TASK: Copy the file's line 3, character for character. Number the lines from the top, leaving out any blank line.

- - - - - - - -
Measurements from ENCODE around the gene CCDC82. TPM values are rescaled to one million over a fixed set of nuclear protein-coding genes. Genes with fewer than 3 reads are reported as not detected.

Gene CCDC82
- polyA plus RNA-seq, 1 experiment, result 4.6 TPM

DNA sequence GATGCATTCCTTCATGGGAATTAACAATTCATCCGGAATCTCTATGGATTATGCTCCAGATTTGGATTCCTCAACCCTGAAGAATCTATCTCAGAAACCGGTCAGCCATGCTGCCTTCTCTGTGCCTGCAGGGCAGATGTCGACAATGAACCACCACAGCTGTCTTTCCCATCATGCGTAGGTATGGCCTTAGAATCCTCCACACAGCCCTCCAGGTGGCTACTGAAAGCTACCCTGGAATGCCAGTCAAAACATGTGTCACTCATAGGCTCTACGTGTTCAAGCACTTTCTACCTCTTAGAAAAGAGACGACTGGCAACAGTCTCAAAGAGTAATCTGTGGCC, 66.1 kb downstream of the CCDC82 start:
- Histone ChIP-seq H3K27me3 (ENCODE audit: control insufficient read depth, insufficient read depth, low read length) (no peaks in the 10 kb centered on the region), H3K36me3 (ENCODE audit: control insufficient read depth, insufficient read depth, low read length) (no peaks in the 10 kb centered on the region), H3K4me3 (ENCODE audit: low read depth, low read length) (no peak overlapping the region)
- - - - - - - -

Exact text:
- polyA plus RNA-seq, 1 experiment, result 4.6 TPM